Love that question to create learning ROI! Amen. Thanks for sharing it.
Great example of how to make learning relevant, pragmatic and useful! And it works too.
Great additions – humor and use a fresh, interesting angle.
@Allison (or should I say, Dr. Rossett)
Thanks for adding your insight and comments. Always great to have an established practitioner, like yourself extending the conversation. I’m with you that youth would benefit from these principles as well! Thanks for the sharing the link about engagement too.
established practitioner???!!! Are you suggesting that I am long in the tooth? Oh right. I am.
Right away, “Learning is fundamentally social”, ties into what we’ve been discussing for months now.
I’ve been considering how Broadcast and Social can be mapped to Pine and Gilmore’s Fake and Real, and this post helps me do so!
As a student of Malcolm Knowles during my graduate work while earning my Master’s in adult education and training, I have always loved and used these principles in my college classroom and with my live audiences.
Beyond live presentations in corporate trainings and in seminars, I also keep these points in mind when I am creating information products to help other small business owners. When you can tell them WIIFM and selling them on why they need to know what you’re teaching, you increase the changes of them purchasing exponentially.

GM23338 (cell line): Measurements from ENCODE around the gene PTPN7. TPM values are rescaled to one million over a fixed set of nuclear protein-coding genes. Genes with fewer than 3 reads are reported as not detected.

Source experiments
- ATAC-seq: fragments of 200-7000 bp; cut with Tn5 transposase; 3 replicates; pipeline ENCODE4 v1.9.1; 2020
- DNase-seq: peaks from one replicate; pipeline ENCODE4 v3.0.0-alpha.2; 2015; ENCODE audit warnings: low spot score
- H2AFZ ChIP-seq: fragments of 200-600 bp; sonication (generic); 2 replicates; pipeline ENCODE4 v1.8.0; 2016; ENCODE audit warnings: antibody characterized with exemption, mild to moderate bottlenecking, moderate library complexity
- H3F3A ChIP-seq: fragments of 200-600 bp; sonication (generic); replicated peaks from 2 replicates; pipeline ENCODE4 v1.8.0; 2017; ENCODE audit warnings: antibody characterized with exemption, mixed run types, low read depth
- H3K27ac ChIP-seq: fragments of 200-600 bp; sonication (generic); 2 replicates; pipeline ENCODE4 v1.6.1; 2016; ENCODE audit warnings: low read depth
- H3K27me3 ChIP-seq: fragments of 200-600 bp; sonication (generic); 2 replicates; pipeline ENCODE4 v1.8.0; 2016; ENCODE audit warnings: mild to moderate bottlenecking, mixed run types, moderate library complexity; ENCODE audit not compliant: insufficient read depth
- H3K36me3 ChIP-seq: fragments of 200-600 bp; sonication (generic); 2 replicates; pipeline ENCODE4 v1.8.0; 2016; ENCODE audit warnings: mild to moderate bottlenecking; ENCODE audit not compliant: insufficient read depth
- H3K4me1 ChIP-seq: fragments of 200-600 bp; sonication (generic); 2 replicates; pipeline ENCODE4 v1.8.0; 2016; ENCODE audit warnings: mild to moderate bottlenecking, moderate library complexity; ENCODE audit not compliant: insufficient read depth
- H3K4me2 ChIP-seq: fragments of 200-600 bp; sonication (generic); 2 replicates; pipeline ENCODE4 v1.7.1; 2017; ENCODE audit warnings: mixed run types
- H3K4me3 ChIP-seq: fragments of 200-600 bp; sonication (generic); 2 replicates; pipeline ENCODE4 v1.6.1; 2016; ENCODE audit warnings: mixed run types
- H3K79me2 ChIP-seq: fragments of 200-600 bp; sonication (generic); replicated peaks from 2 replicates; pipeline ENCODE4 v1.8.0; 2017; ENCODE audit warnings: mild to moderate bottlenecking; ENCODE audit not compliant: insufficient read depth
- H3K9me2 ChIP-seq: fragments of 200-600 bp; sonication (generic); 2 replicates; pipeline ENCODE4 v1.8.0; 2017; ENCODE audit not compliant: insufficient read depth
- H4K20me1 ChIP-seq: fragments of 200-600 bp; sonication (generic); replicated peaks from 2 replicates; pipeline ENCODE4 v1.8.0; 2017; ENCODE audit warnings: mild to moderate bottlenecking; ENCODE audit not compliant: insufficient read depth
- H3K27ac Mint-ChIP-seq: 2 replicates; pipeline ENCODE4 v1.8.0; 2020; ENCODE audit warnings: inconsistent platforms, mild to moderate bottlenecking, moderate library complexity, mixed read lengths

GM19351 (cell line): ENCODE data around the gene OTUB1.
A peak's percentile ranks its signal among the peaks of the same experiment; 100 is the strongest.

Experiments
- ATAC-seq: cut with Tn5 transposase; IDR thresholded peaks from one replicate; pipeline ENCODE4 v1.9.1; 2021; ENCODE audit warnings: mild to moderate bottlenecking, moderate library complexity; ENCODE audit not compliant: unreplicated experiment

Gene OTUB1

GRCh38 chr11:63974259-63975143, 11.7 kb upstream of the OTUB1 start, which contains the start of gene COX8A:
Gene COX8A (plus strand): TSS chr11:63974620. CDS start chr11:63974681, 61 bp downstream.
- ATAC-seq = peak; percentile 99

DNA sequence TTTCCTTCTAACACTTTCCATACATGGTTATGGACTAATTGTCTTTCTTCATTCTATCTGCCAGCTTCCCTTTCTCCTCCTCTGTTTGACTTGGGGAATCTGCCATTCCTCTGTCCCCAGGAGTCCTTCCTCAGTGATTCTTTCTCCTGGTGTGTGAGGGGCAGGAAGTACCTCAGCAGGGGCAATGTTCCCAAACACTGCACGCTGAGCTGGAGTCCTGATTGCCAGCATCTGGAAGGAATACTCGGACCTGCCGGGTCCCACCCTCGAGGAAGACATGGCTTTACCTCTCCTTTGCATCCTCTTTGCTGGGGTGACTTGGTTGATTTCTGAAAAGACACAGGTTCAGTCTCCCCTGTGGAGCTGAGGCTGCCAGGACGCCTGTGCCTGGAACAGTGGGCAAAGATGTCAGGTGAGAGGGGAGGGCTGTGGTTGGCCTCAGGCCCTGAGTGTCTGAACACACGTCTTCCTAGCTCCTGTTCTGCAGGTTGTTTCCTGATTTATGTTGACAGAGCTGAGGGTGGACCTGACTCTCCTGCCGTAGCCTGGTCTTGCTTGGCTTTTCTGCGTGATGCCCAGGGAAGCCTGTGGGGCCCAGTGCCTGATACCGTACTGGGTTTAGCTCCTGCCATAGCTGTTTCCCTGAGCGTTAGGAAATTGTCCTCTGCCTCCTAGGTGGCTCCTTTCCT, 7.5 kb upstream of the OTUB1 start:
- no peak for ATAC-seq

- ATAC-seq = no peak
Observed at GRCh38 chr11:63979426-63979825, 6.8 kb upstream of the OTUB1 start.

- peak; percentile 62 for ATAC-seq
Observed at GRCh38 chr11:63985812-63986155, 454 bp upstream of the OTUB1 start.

Finally as a speaker, if we want to get ourselves booked, we can make sure we meet each of the criteria above in our marketing efforts and during the sales process.
Thanks for the reminder of Knowles’ brilliant andragogy principles!
Jeff, I loved this post. It was so informative and helpful in leading many of us to the right path of creating learning experiences for our customers, peers and supplier partners.
As you know I am really passionate about absorbing as much information as I can on this subject, as optimal education design hinges on understanding how adults learn effectively.
The only thing I would add to the conversation is to make sure that somehow, some way, a presenter make the learning experience fun. Even if that is just having people stand up and go through some sort of fun interactive experience. That really gets the juices flowing.
Thanks for posting this article… much appreciated.
Thanks for giving us some practical applications for the use of andragogy. Great examples and reminders.
Great addition! Yes, learning should be fun. Thanks for adding that.
Great info, loved the part about presenters being innocent until proven guilty. I soo get it!